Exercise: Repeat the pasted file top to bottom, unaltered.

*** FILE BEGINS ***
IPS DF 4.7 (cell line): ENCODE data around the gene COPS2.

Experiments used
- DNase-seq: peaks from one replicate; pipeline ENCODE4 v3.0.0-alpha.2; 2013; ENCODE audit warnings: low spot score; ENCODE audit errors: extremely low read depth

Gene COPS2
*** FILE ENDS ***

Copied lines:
IPS DF 4.7 (cell line): ENCODE data around the gene COPS2.

Experiments used
- DNase-seq: peaks from one replicate; pipeline ENCODE4 v3.0.0-alpha.2; 2013; ENCODE audit warnings: low spot score; ENCODE audit errors: extremely low read depth

Gene COPS2